‘Safe’ web still wide open – Windows sleuth
PrivaSec bolts through open stable door
Professor David Martin and Andrew Schulman - the latter best known for his Windows forensics - have updated their analysis of SafeWeb's privacy browsing system, and say it still leaves users "sitting ducks".
SafeWeb licensed the architecture to PrivaSec, which says its suspended its entire product line - including the public demo of the browsing systems - "due to a series of developments." It doesn't say what those developments might be.
At the USENIX Security symposium in San Francisco this week, Martin and Schulman published a paper, pointing out "...at the time of writing, all of our attacks still work within PrivaSec's technology Preview".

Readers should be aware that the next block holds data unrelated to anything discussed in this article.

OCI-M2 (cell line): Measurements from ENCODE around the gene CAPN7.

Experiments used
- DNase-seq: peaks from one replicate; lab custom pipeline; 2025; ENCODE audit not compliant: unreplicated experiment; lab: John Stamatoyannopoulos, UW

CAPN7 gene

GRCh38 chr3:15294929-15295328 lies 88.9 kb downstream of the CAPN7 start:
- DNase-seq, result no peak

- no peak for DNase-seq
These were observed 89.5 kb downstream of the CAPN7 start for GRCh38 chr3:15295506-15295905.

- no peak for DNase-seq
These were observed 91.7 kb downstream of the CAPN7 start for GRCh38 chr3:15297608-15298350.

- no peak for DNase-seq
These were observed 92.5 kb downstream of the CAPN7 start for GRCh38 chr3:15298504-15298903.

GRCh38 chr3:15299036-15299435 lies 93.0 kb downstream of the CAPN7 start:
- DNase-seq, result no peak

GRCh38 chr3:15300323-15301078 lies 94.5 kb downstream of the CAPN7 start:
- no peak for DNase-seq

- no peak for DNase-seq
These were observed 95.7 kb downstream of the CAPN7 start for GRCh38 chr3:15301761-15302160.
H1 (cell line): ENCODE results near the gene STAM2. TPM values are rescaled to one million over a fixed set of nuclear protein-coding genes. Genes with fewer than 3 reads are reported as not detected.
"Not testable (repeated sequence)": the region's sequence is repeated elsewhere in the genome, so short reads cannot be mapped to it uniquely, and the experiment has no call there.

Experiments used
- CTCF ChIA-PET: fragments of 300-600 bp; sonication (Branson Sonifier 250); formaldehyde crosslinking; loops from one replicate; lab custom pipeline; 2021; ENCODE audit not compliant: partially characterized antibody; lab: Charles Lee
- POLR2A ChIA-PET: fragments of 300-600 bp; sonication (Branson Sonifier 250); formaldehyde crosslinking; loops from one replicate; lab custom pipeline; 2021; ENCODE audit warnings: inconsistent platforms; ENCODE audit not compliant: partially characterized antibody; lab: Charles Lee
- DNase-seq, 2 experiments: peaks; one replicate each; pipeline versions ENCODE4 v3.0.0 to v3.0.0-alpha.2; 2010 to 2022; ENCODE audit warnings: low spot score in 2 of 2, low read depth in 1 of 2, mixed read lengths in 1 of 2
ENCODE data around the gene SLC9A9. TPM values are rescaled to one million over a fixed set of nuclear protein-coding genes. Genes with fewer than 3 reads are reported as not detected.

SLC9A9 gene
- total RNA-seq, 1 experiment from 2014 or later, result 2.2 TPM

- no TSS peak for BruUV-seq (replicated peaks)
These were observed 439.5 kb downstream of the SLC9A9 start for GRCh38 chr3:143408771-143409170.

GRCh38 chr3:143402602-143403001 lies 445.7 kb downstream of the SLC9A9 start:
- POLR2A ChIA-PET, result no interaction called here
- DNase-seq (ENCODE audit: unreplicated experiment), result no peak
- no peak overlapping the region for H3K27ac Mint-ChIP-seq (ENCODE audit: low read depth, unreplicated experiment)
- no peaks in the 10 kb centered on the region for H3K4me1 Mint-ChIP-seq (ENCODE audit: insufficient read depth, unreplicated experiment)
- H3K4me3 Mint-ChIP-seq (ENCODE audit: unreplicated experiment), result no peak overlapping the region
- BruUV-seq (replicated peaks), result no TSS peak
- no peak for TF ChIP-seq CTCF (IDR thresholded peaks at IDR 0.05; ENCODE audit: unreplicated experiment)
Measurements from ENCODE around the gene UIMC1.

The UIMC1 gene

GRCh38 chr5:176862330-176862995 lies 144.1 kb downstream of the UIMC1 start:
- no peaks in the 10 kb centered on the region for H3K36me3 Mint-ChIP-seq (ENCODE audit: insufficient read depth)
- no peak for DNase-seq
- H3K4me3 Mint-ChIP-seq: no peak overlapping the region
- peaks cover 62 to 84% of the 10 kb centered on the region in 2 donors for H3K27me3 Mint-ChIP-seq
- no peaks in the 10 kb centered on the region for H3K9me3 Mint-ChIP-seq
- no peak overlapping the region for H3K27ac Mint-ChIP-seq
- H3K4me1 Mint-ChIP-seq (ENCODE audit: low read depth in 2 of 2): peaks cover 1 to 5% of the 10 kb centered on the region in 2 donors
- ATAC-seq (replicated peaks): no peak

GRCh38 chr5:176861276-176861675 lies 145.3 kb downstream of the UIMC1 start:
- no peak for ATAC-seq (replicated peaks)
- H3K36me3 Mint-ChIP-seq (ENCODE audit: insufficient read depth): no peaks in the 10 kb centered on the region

A government that wished to identify its SafeWeb users and their master cookies could just periodically intercept HTTP connections crossing their firewall and respond with an HTTP redirect, via SafeWeb, to their own server containing code that grabs master cookies. Another approach would be to use cross-site scripting weaknesses in Web bulletin board systems to deposit exploit code on sites likely to be visited by misbehaving users. Easier still, they could simply buy advertising space for their exploit code."
As an example, the FBI could insert exploit code onto its "Amerithrax" Web page  in order to track down visitors who attempt to use SafeWeb to anonymously read about its investigation into the U.S. anthrax attacks of October 2001, say the authors.